This community blog post comes from Lynn Moore who lives in London, England but sees the same issues as many of us working with children see in any country. Lynn has recently retired after working 25 years as a TA (teaching assistant) and just so happens to be my mum! Below is some of her thoughts on her experiences;
"I started working with young children around 28 years ago. I started as a playgroup helper 2 mornings per week. (Vik do you remember you actually came with me at Chislehurst Christchurch??) You also came to school with me some times, part of your course work was being involved in a classroom, and I also remember you coming on a couple of school trips with me. (Was this an insight /inspiration for you for the future)??
I was there at the play group for approx. 18 months and began to understand the needs of young children, how they play together and what they can achieve. I then went on to become a Lunchtime Supervisor, this was a challenging role, having to intervene in arguments in the lunch hour. I then progressed to a Classroom Assistant. This gave a much more wider view of life for young children in a classroom, the expectations, the abilities and support to those who needed it.
It wasn’t long before I had the feeling/need (or compulsion) to keep working with young children, it gets under your skin. You feel passion for them and a determination for them to succeed. It is stressful, demanding, draining, but you still plod on because of your inbuilt desire to raise the standard of children’s education and well-being. It is important however, to look after yourself along the way. You must find self reflection/relaxation in order to stay afloat!
I totally agree that you have to learn how to deal with stress, downtime, etc as it can manifest then you just become irritable, then lack of sleep, hence a vicious circle. The Teacher I have been working with this past year has been an inspiration. She explained her rules and expectations of the T/As at the start of the academic year, She believes that the rules should be consistent between the staff in that room. Every child matters and needs to be listened to as their ‘worries’ can seem futile to us, but to them it is major events! As adults we need to learn how to help their worries and guide them through difficult aspects they face each day.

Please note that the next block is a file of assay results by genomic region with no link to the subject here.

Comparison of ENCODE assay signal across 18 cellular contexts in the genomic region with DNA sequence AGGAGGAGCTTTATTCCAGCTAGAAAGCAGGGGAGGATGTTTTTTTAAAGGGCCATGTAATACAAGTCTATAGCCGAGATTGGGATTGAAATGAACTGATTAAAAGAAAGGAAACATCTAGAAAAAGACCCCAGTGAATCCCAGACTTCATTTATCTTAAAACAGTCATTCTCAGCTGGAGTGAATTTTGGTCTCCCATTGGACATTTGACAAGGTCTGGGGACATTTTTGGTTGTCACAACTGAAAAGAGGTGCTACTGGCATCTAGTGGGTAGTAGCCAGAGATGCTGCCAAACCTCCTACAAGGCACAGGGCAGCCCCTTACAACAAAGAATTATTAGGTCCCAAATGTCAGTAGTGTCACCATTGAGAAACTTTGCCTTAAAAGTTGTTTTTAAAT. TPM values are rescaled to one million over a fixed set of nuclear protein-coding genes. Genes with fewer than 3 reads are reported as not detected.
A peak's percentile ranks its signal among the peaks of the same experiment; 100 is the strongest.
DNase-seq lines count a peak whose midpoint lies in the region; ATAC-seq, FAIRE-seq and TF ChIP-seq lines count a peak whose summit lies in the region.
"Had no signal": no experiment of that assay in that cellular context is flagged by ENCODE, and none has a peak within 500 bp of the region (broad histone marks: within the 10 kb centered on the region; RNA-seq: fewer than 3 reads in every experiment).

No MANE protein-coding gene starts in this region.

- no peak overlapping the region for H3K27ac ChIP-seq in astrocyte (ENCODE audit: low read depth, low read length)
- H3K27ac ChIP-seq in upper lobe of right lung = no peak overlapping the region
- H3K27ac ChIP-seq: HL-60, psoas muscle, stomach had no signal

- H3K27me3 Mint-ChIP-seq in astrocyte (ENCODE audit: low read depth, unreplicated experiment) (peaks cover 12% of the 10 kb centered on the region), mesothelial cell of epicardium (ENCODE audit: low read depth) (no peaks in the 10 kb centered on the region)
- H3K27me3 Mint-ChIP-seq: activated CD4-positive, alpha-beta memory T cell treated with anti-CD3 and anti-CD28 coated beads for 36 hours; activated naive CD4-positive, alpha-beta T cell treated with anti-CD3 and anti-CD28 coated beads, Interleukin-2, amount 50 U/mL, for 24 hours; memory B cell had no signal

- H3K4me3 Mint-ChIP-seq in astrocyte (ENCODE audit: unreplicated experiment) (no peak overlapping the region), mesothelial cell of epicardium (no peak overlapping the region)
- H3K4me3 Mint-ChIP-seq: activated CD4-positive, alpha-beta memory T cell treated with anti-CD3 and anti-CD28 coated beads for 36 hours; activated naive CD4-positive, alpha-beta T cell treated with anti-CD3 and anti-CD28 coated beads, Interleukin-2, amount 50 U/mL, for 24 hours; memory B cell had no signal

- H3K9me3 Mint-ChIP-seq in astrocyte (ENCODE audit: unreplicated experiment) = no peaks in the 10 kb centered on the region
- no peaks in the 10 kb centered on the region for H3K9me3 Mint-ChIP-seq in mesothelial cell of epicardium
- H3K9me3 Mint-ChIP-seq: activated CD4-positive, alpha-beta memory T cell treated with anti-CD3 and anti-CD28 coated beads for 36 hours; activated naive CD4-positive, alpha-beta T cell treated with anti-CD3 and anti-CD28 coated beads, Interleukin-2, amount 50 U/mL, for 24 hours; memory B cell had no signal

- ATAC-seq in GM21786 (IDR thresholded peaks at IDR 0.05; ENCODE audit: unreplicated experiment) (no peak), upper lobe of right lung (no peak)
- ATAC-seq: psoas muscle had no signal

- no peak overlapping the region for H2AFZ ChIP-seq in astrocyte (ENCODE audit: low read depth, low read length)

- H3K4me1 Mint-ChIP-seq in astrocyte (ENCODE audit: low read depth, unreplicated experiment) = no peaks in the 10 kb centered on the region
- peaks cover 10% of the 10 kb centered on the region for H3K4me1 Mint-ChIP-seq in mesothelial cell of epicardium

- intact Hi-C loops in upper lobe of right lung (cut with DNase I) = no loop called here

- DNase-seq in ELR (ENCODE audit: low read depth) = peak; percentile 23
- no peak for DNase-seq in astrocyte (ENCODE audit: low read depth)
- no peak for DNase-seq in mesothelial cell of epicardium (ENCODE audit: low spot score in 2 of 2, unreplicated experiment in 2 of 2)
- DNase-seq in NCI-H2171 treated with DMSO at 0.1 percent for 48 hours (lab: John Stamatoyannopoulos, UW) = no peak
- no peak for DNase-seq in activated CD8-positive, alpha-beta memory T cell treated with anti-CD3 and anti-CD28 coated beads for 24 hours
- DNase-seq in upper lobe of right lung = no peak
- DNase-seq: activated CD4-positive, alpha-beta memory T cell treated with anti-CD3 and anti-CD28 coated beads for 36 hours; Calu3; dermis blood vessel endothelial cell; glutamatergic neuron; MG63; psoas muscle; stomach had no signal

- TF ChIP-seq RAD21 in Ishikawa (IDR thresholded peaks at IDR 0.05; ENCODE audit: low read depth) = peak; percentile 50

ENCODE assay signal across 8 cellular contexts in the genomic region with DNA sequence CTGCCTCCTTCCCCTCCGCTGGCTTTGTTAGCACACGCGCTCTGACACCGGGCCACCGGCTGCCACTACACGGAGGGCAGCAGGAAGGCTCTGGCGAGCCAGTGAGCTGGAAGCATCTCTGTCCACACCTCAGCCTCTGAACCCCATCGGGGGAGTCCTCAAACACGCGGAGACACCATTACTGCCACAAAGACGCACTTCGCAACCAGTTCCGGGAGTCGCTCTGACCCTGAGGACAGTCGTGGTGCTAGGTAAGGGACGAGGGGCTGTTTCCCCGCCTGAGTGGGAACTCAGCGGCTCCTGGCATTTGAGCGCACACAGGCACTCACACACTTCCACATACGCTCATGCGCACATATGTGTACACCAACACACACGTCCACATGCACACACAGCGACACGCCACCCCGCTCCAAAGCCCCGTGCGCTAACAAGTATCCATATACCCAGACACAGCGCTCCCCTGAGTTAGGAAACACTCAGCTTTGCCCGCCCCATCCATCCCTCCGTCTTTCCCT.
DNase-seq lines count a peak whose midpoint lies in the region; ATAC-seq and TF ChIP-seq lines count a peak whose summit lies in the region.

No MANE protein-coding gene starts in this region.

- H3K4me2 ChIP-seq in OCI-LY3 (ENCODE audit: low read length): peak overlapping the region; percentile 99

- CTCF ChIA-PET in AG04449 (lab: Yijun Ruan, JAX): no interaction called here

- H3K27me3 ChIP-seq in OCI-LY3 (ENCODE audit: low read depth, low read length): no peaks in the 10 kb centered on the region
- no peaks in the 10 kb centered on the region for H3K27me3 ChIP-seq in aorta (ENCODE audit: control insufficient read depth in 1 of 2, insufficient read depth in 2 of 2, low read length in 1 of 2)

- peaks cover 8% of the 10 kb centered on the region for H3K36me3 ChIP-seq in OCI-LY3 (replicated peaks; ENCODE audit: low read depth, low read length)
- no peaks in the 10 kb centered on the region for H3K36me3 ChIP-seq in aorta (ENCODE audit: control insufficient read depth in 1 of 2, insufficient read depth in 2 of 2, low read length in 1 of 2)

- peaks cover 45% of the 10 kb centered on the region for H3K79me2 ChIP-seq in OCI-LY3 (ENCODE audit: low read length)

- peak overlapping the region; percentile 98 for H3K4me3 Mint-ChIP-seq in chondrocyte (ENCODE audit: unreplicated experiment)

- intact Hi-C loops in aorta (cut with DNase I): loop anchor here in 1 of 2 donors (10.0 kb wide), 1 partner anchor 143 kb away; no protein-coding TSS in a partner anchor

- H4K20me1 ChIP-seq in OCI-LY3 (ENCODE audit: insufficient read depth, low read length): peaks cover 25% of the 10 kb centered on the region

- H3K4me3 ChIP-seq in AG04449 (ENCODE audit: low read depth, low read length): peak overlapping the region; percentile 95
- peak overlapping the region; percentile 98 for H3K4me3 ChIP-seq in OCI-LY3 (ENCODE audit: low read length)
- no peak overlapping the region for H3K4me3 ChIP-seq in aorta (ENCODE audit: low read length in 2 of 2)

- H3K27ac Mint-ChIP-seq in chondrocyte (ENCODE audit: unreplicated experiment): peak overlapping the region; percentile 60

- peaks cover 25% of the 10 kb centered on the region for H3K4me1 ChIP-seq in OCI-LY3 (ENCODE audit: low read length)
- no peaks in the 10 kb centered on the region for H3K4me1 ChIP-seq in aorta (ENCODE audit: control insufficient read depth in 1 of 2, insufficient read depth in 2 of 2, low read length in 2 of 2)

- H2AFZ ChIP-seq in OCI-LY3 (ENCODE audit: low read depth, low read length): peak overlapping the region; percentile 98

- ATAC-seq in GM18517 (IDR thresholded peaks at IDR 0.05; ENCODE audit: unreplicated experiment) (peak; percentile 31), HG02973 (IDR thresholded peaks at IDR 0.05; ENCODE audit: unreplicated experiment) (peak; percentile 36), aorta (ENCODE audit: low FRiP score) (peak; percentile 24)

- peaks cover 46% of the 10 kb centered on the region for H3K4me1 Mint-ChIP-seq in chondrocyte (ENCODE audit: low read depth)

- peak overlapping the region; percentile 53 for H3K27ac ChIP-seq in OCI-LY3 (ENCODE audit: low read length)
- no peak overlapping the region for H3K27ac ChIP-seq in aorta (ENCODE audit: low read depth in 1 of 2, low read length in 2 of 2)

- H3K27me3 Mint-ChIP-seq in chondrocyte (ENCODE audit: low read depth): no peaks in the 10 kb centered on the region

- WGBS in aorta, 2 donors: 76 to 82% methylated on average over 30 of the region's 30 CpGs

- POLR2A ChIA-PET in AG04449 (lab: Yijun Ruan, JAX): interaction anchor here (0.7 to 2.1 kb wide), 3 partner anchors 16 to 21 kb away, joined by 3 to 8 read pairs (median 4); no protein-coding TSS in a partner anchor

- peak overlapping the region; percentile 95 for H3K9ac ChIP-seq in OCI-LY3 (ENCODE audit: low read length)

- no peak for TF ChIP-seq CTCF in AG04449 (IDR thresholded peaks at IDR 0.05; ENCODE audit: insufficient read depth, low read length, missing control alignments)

In the Early Education world, you really do need to self-reflect - are we being positive to ourselves in order to cope with children? If we are feeling bad, how can we change this, is it a personal feeling or a work environment problem. I have on several occasions had to talk to Higher Level management, it is not wrong to do this and sometimes things need to be highlighted in order to change/correct. Also it is not wrong to say to your co-workers how you feel, how can they possibly know what your feeling if you don’t say? In our classroom we always say 'have a good weekend' on Fridays and then follow up with a quick catch up Monday mornings.
One of the reasons I have stayed in early child care is that some days you feel that ‘enough is enough’ I can’t do this anymore…… but then….... a child suddenly makes a breakthrough, e.g. They can now recite the days of the week in order!!! You look at their face and it just shines out ‘self -achievement’ Yeah, a good feeling, you are so pleased that they have achieved.